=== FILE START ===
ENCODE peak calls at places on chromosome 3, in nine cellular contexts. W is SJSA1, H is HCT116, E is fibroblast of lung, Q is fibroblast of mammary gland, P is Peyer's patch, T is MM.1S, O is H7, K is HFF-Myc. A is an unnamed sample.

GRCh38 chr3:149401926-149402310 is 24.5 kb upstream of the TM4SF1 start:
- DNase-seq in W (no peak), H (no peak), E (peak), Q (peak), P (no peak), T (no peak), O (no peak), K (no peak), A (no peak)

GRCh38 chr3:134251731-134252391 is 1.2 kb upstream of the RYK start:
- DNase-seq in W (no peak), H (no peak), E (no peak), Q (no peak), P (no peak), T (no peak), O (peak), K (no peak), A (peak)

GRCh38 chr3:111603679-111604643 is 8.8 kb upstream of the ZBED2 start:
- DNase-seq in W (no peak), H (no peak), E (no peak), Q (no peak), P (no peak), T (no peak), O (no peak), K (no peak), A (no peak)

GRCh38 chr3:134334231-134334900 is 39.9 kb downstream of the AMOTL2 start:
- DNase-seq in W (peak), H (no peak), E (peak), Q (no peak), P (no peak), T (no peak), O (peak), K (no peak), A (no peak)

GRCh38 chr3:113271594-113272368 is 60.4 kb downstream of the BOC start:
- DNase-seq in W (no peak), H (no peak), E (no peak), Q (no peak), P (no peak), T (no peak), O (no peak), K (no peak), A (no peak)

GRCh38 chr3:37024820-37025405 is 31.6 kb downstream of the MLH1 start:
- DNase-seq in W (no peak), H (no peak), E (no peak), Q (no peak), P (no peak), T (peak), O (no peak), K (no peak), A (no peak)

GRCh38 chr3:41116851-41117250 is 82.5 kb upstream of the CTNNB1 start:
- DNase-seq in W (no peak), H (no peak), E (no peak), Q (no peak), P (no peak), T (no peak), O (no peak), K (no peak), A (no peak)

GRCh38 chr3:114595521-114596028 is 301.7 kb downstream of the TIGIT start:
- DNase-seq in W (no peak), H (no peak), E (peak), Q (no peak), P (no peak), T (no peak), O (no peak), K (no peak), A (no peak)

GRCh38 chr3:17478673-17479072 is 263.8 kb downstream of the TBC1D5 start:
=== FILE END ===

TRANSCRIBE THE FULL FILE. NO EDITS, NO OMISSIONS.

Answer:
ENCODE peak calls at places on chromosome 3, in nine cellular contexts. W is SJSA1, H is HCT116, E is fibroblast of lung, Q is fibroblast of mammary gland, P is Peyer's patch, T is MM.1S, O is H7, K is HFF-Myc. A is an unnamed sample.

GRCh38 chr3:149401926-149402310 is 24.5 kb upstream of the TM4SF1 start:
- DNase-seq in W (no peak), H (no peak), E (peak), Q (peak), P (no peak), T (no peak), O (no peak), K (no peak), A (no peak)

GRCh38 chr3:134251731-134252391 is 1.2 kb upstream of the RYK start:
- DNase-seq in W (no peak), H (no peak), E (no peak), Q (no peak), P (no peak), T (no peak), O (peak), K (no peak), A (peak)

GRCh38 chr3:111603679-111604643 is 8.8 kb upstream of the ZBED2 start:
- DNase-seq in W (no peak), H (no peak), E (no peak), Q (no peak), P (no peak), T (no peak), O (no peak), K (no peak), A (no peak)

GRCh38 chr3:134334231-134334900 is 39.9 kb downstream of the AMOTL2 start:
- DNase-seq in W (peak), H (no peak), E (peak), Q (no peak), P (no peak), T (no peak), O (peak), K (no peak), A (no peak)

GRCh38 chr3:113271594-113272368 is 60.4 kb downstream of the BOC start:
- DNase-seq in W (no peak), H (no peak), E (no peak), Q (no peak), P (no peak), T (no peak), O (no peak), K (no peak), A (no peak)

GRCh38 chr3:37024820-37025405 is 31.6 kb downstream of the MLH1 start:
- DNase-seq in W (no peak), H (no peak), E (no peak), Q (no peak), P (no peak), T (peak), O (no peak), K (no peak), A (no peak)

GRCh38 chr3:41116851-41117250 is 82.5 kb upstream of the CTNNB1 start:
- DNase-seq in W (no peak), H (no peak), E (no peak), Q (no peak), P (no peak), T (no peak), O (no peak), K (no peak), A (no peak)

GRCh38 chr3:114595521-114596028 is 301.7 kb downstream of the TIGIT start:
- DNase-seq in W (no peak), H (no peak), E (peak), Q (no peak), P (no peak), T (no peak), O (no peak), K (no peak), A (no peak)

GRCh38 chr3:17478673-17479072 is 263.8 kb downstream of the TBC1D5 start: